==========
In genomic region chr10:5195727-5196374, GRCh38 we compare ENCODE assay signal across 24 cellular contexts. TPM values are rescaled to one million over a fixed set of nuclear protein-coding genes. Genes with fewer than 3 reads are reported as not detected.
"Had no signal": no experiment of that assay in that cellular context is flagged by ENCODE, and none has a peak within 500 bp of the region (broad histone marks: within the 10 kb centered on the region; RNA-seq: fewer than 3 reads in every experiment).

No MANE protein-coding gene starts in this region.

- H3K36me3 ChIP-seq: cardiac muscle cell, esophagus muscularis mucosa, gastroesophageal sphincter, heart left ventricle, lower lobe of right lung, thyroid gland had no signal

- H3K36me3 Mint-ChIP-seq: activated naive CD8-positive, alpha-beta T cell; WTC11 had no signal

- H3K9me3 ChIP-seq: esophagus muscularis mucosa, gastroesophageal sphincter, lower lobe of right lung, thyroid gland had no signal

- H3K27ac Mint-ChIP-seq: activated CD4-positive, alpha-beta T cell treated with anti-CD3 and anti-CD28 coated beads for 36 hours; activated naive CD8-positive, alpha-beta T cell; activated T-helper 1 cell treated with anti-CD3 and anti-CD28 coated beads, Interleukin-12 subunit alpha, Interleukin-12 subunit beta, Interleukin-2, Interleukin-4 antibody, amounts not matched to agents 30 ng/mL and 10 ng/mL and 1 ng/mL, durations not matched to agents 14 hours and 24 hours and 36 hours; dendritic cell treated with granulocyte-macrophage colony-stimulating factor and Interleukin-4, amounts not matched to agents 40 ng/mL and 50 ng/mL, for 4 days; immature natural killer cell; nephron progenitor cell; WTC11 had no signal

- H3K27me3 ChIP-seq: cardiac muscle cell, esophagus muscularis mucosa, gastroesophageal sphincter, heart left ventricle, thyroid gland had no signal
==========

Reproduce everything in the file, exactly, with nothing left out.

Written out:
In genomic region chr10:5195727-5196374, GRCh38 we compare ENCODE assay signal across 24 cellular contexts. TPM values are rescaled to one million over a fixed set of nuclear protein-coding genes. Genes with fewer than 3 reads are reported as not detected.
"Had no signal": no experiment of that assay in that cellular context is flagged by ENCODE, and none has a peak within 500 bp of the region (broad histone marks: within the 10 kb centered on the region; RNA-seq: fewer than 3 reads in every experiment).

No MANE protein-coding gene starts in this region.

- H3K36me3 ChIP-seq: cardiac muscle cell, esophagus muscularis mucosa, gastroesophageal sphincter, heart left ventricle, lower lobe of right lung, thyroid gland had no signal

- H3K36me3 Mint-ChIP-seq: activated naive CD8-positive, alpha-beta T cell; WTC11 had no signal

- H3K9me3 ChIP-seq: esophagus muscularis mucosa, gastroesophageal sphincter, lower lobe of right lung, thyroid gland had no signal

- H3K27ac Mint-ChIP-seq: activated CD4-positive, alpha-beta T cell treated with anti-CD3 and anti-CD28 coated beads for 36 hours; activated naive CD8-positive, alpha-beta T cell; activated T-helper 1 cell treated with anti-CD3 and anti-CD28 coated beads, Interleukin-12 subunit alpha, Interleukin-12 subunit beta, Interleukin-2, Interleukin-4 antibody, amounts not matched to agents 30 ng/mL and 10 ng/mL and 1 ng/mL, durations not matched to agents 14 hours and 24 hours and 36 hours; dendritic cell treated with granulocyte-macrophage colony-stimulating factor and Interleukin-4, amounts not matched to agents 40 ng/mL and 50 ng/mL, for 4 days; immature natural killer cell; nephron progenitor cell; WTC11 had no signal

- H3K27me3 ChIP-seq: cardiac muscle cell, esophagus muscularis mucosa, gastroesophageal sphincter, heart left ventricle, thyroid gland had no signal